*m*, the expected number of outliers can be expressed as

*N*

_{expected}=

*N*×(1−

_{OL}*OJL*/

*L*

_{max}) in case of when there was no navigation error. The simulations were performed by adjusting the OJL for the navigation system with the conventional error model of USBL. Fig. 13 shows the estimated position errors with the conventional error model according to the OJL, as well as the number cut off the normal USBL signals needed for the navigation system.

The estimated position error showed a tendency to decrease as the OJL increased in the range of *OJL* ≤ 13 m, had minimum value in the range of 14 m ≤*OJL* ≤ 21 m, and gradually increased at *OJL* > 21 m. The OJL should be set larger than 21 m to design the navigation system so that the normal USBL signals were not cut off. Otherwise, some of the normal signals larger than the OJL would be discarded. When the OJL was 22 m, 116 signals were judged as outliers and discarded without losing normal signal. In this case, the expected number of outliers will be *N*_{expected} = 109. Because the estimated position of the navigation system included errors, it is reasonable that the number of the blocked outliers differed from the expected value by approximately 6%. When the OJL was 16 m, the position estimation error was minimized, as shown in Fig. 13 and Table 3, while the number of the total blocked signal was 228. Among them, 47 normal USBL signals were blocked. The number of the blocked outliers in the simulation was 181, which differed approximately 5% from the expected number of 191. When the OJL was adjusted from 16 to 22 m, the blockage of the 47 normal signals was prevented. However, the 65 outliers were additionally considered as normal signals.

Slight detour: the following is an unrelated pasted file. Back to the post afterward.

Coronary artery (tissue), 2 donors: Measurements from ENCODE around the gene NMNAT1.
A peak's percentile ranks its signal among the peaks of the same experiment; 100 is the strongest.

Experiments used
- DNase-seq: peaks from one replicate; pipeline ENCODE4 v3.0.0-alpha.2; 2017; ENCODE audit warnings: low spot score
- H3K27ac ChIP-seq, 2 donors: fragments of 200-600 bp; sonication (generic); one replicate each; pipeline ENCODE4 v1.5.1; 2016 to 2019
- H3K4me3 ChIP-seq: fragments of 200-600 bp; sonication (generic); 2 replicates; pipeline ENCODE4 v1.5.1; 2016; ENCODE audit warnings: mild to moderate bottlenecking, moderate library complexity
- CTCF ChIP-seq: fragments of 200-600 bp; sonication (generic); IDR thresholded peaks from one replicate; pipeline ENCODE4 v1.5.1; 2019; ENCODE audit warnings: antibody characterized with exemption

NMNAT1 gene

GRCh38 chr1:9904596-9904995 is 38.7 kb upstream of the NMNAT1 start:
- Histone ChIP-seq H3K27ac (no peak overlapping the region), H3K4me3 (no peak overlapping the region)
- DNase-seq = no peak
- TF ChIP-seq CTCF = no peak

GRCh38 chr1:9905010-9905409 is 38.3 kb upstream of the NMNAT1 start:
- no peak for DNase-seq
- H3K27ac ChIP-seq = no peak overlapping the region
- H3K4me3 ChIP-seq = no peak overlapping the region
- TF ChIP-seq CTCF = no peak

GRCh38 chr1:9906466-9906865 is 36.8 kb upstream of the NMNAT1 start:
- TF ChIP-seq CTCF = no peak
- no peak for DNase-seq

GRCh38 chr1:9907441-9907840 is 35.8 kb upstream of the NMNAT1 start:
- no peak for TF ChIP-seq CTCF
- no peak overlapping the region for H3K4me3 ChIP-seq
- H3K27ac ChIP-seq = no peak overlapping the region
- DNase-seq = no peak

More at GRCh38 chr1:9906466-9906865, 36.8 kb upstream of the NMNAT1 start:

Therefore, in the navigation system using the conventional error model of USBL, the loss of the normal USBL signals is inevitable for ensuring outlier rejection. When a large OJL is specified to avoid losing the normal signals of USBL, outliers within the OJL are identified as signals and adversely affects the navigation system. Conversely, when a small OJL is specified, some normal signals are lost, which also adversely affects the navigation system.

In contrast, the navigation system with the uncorrelated error model of USBL can designate the OJL according to the Mahalanobis distance, so it is possible to design a navigation system robust to outliers while preventing the loss of normal USBL signals. Fig. 14, similar as Fig. 13, shows the positioning errors of the proposed navigation system designed with *OJL* = 3.5-*σ _{MD}* and

*σ*= 2.0 m, the number of the signals detected as outliers and cut-off (including the USBL signals), and the number of the cut-off normal USBL signals. In the figure, the horizontal axis represents the change of the OJL, of which the angular rms error of the USBL

_{R}*σ*is varying within the range [0.5 1.5]°. In the simulations, the rms error

_{ψ}*σ*was also related with the covariance of the noise vector in the navigation system. From the point of view of outlier rejection, a value larger

_{ψ}*σ*than 1.2 is required because the normal USBL signals were lost when it was designed with

_{ψ}*σ*≤ 1.2°.

_{ψ}In Fig. 14 and Table 4, as *σ _{ψ}* was set smaller, the number of the cut-off USBL signals increased. When

*σ*is set larger than 1.2, no signal was lost. In the range of

_{ψ}*σ*≥ 0.8°, as the value of

_{ψ}*σ*increases, the number of the rejected outliers decreased, but the change was very small. In

_{ψ}*σ*< 0.8°, the number of the rejected outliers was independent of the level of

_{ψ}*σ*. When